Children can’t always understand or communicate they have abnormal vision. That’s why it’s important to recognize important signs your child needs an eye exam.
As an adult, when you have a change in vision or realize something is wrong with your eyes, it’s clear an eye exam is in order. But children — especially those in their preschool and early school years — may not know how to express they have a vision problem. In fact, according to vision expert Marcela Frazier, OD, University of Alabama (UAB) associate professor of ophthalmology, kids may grow up adapting to vision issues, until it’s time for them to learn to read.
“More often than not, vision problems go unnoticed until children begin school,” Frazier explains. “When they get into school and start reading and learning, that is when parents and teachers begin to notice certain problems.”
So, when you consider all the things your child needs for school, from clothes to school supplies, it’s a good idea to add a vision screening to the list, especially if there are signs your child needs an eye exam.
Why you should never ignore signs your child needs an eye exam
A comprehensive eye exam can detect a variety of eye conditions, including some that, if left untreated, can result in damaged vision or even a loss of vision in later years.
Common conditions that can be corrected with glasses include astigmatism and nearsightedness. Astigmatism, marked by blurred or distorted vision at all distances, can cause headaches, squinting, and eyestrain. It’s possible to have mild astigmatism and not know it. This is especially true for children, who may not be aware their difficulty seeing is anything other than normal, the National Eye Institute (NEI) points out.
Nearsightedness, also known as myopia, is a common type of refractive error that results in close objects appearing clear, while objects at a distance are blurred. Although nearsightedness can affect both children and adults, it’s often diagnosed in children between 8 and 12 years of age, and may worsen during their teen years, according to the NEI.
Amblyopia, the most common cause of visual impairment among children, is marked by one eye not focusing as clearly as the other eye. Often caused by a misalignment of the eyes, the condition affects two to three of every 100 children. It can be treated successfully, but if not recognized and addressed early in childhood, amblyopia and strabismus (where one eye is “crossed”) can cause serious vision problems later on.
Learn signs your child needs an eye exam
“Vision isn’t the first culprit parents think of when their child is struggling in school, but it can be playing a part in their child’s poor school or sports performance,” Frazier emphasizes.
Warning signs your child needs an eye exam:
- Recurrent headaches. When kids strain their eyes to focus, headaches often result.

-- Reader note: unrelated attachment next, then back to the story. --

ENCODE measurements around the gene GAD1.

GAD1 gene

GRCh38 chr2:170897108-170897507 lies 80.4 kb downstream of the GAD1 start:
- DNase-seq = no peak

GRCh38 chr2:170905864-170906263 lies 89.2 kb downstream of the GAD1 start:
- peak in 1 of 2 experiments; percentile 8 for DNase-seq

- Eye fatigue after reading. Symptoms of eye fatigue include burning, itching, or tired eyes and may be difficult to notice in a child, UAB vision experts point out. However, if your child tries to avoid reading activities or is falling behind in reading comprehension, eye fatigue may be the cause.
- Poor sports performance. Of course, some kids are more talented at certain sport than others. But an untreated vision problem can cause problems in sports and physical education activities due to poor eye-hand coordination, an inability to focus, and poor depth perception.
- Squinting or closing one eye. Squinting isn’t harmful, but it can be a warning sign your child needs glasses. Squinting is an attempt to enhance focus that is blurry.
- Blinking or rubbing eyes. If your child rubs his or her eyes while trying to concentrate on an activity (especially when reading), it may indicate a vision problem.
- Holding books or electronic devices or books too close to eyes. If a child has to lean close to read text or to watch TV, it may mean the youngster has nearsightedness.
Bottom line? Don’t hesitate to have your child’s vision checked
Although a screening at a pediatrician’s office is important to check for vision problems, it’s valuable to understand some serious eye problems can’t be spotted without a full, dilated eye exam by an optician or ophthalmologist, according to pediatric optometrist Sarah Lee, OD, assistant professor in the UAB Department of Ophthalmology.
If vision problems run in your family, or you have reason to believe your child is experiencing undiagnosed vision problems, ask for a referral to an eye specialist.
“Children can be seen as early as six months, or even earlier if a problem is suspected. If there is a family history of any eye conditions, such as strabismus (eye turn), amblyopia (lazy eye), or refractive error (needing glasses), a full eye exam is recommended to ensure the child’s vision and ocular health are normal,” Lee advises.
March 11, 2020